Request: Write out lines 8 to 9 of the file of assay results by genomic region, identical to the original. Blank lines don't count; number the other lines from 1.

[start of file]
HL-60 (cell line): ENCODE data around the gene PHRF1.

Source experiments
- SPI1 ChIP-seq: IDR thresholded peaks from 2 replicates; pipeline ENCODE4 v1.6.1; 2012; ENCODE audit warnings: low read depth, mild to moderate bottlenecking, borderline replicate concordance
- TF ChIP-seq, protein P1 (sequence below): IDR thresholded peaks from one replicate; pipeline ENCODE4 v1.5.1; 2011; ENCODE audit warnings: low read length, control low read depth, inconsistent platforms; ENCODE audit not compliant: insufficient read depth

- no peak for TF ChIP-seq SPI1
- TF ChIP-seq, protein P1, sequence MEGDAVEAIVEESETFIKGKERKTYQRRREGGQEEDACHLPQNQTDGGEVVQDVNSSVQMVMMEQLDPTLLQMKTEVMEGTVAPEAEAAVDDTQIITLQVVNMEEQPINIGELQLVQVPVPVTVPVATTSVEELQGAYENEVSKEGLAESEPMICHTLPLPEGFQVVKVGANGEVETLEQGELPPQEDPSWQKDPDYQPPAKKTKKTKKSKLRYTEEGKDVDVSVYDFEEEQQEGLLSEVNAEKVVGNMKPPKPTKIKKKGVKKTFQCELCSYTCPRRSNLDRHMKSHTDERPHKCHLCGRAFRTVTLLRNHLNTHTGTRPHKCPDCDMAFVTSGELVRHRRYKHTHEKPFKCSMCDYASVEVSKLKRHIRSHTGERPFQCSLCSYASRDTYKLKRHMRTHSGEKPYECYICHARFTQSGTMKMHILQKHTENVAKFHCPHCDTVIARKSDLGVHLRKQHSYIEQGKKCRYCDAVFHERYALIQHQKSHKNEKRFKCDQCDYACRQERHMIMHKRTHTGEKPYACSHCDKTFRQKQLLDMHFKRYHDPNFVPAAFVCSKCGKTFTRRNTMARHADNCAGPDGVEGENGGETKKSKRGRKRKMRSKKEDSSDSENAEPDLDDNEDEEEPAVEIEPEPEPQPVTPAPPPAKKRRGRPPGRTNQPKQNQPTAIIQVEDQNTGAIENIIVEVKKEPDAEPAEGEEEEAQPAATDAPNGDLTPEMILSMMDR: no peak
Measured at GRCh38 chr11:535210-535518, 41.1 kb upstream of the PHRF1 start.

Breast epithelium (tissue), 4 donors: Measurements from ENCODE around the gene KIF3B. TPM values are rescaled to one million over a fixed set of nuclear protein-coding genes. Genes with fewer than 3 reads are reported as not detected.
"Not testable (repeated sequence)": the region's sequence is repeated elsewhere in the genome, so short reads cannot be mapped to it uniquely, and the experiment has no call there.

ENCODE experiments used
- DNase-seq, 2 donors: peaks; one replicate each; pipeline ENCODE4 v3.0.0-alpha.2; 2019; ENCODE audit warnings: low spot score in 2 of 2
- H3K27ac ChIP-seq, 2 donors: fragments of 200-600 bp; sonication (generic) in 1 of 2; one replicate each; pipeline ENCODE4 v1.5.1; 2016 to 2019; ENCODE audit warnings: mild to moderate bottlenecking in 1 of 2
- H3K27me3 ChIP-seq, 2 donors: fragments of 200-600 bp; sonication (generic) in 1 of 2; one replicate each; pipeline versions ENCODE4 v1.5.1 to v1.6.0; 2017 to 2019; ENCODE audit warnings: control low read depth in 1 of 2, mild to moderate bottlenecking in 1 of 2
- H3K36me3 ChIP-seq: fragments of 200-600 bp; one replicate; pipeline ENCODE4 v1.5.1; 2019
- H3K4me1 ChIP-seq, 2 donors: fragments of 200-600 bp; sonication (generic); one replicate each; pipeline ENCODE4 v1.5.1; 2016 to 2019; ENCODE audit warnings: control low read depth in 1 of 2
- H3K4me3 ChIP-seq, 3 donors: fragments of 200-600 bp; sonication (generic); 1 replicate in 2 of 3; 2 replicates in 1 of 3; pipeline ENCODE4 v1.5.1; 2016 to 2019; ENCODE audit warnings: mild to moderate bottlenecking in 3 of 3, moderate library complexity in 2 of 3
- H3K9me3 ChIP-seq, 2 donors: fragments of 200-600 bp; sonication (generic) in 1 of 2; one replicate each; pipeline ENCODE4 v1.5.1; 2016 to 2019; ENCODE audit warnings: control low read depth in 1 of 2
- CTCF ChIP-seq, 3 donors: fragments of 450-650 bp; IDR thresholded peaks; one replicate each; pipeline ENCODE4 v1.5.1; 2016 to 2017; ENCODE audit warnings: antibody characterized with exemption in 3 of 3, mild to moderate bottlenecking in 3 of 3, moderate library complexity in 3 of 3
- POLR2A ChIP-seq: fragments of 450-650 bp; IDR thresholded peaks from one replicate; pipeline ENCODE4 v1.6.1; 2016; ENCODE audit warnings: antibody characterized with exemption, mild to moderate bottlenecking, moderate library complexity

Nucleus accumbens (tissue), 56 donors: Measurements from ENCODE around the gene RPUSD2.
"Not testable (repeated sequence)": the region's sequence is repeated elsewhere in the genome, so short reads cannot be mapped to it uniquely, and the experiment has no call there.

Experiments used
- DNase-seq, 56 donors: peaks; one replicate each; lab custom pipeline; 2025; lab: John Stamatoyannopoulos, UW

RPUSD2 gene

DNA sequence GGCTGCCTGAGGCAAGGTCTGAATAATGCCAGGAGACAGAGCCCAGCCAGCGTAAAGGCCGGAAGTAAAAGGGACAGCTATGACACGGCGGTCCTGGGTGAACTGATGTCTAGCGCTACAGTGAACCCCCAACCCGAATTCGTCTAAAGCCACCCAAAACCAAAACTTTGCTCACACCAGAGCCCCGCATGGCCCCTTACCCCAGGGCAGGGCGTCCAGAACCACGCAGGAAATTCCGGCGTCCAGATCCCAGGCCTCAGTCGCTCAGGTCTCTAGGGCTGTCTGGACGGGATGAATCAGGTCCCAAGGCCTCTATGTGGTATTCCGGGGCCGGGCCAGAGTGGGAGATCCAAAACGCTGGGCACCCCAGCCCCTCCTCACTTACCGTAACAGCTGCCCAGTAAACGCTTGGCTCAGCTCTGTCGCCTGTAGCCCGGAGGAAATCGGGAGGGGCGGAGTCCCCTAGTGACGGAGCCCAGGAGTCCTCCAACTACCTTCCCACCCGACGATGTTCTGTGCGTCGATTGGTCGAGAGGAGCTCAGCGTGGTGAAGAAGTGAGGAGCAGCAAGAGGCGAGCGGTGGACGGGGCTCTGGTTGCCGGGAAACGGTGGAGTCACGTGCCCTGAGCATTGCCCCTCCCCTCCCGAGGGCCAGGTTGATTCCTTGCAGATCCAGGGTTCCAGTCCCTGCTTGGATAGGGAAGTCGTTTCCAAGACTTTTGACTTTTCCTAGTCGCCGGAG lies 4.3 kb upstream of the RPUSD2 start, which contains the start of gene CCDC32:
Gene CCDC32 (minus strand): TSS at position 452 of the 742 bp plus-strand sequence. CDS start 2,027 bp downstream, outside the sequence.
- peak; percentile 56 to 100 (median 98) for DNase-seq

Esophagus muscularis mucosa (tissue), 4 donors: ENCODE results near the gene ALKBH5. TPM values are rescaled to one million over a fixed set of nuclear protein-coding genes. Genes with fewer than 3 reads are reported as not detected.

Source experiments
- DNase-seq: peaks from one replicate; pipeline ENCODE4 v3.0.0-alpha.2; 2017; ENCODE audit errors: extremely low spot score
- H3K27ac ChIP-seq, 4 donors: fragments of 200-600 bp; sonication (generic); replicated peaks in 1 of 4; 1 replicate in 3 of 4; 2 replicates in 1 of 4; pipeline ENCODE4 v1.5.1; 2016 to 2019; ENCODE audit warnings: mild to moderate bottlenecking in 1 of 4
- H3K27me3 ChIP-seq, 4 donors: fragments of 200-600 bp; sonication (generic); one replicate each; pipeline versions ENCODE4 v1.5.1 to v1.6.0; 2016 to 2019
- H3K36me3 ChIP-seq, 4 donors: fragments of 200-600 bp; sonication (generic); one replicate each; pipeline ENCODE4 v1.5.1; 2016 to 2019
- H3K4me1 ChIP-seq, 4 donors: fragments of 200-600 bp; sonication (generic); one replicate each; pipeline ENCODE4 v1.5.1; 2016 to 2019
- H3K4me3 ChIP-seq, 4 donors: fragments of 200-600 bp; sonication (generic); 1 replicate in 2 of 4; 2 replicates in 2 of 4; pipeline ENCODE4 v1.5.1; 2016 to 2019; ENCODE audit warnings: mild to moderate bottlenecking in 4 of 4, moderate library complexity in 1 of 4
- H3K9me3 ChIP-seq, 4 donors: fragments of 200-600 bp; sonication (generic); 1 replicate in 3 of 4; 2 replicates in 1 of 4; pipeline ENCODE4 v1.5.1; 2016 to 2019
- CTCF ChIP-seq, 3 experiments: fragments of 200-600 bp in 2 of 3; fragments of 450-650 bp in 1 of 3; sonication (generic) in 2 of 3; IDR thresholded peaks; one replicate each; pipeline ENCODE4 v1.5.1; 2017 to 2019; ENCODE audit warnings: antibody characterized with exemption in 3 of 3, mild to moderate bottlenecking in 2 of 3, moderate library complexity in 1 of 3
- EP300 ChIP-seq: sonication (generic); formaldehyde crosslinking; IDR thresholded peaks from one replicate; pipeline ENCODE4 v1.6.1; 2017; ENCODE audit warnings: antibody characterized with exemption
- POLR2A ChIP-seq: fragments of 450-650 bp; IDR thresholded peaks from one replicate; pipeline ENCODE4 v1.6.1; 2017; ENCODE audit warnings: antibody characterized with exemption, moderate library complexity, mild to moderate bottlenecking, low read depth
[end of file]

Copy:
Breast epithelium (tissue), 4 donors: Measurements from ENCODE around the gene KIF3B. TPM values are rescaled to one million over a fixed set of nuclear protein-coding genes. Genes with fewer than 3 reads are reported as not detected.
"Not testable (repeated sequence)": the region's sequence is repeated elsewhere in the genome, so short reads cannot be mapped to it uniquely, and the experiment has no call there.